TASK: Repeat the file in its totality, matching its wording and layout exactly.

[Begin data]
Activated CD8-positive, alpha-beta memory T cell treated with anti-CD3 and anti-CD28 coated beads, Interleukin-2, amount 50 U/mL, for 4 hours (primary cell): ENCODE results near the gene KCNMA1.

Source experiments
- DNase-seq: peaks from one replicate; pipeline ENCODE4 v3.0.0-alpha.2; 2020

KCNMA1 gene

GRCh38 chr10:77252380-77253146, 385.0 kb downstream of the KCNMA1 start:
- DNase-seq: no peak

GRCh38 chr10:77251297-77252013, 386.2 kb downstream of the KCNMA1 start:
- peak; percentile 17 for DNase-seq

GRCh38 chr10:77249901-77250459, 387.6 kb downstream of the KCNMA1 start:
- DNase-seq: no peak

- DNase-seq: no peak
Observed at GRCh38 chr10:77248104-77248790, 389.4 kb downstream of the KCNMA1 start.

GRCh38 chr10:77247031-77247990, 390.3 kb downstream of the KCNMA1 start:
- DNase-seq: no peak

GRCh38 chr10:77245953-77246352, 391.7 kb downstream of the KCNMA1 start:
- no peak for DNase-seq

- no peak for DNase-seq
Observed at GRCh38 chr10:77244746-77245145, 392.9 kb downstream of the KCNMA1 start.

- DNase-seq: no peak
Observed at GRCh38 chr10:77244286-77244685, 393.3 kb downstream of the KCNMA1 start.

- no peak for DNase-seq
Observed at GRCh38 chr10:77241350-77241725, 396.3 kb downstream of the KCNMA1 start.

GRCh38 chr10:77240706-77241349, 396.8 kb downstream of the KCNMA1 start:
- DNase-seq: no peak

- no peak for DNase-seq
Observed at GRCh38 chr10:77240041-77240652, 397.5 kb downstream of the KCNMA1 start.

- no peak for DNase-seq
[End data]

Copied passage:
Activated CD8-positive, alpha-beta memory T cell treated with anti-CD3 and anti-CD28 coated beads, Interleukin-2, amount 50 U/mL, for 4 hours (primary cell): ENCODE results near the gene KCNMA1.

Source experiments
- DNase-seq: peaks from one replicate; pipeline ENCODE4 v3.0.0-alpha.2; 2020

KCNMA1 gene

GRCh38 chr10:77252380-77253146, 385.0 kb downstream of the KCNMA1 start:
- DNase-seq: no peak

GRCh38 chr10:77251297-77252013, 386.2 kb downstream of the KCNMA1 start:
- peak; percentile 17 for DNase-seq

GRCh38 chr10:77249901-77250459, 387.6 kb downstream of the KCNMA1 start:
- DNase-seq: no peak

- DNase-seq: no peak
Observed at GRCh38 chr10:77248104-77248790, 389.4 kb downstream of the KCNMA1 start.

GRCh38 chr10:77247031-77247990, 390.3 kb downstream of the KCNMA1 start:
- DNase-seq: no peak

GRCh38 chr10:77245953-77246352, 391.7 kb downstream of the KCNMA1 start:
- no peak for DNase-seq

- no peak for DNase-seq
Observed at GRCh38 chr10:77244746-77245145, 392.9 kb downstream of the KCNMA1 start.

- DNase-seq: no peak
Observed at GRCh38 chr10:77244286-77244685, 393.3 kb downstream of the KCNMA1 start.

- no peak for DNase-seq
Observed at GRCh38 chr10:77241350-77241725, 396.3 kb downstream of the KCNMA1 start.

GRCh38 chr10:77240706-77241349, 396.8 kb downstream of the KCNMA1 start:
- DNase-seq: no peak

- no peak for DNase-seq
Observed at GRCh38 chr10:77240041-77240652, 397.5 kb downstream of the KCNMA1 start.

- no peak for DNase-seq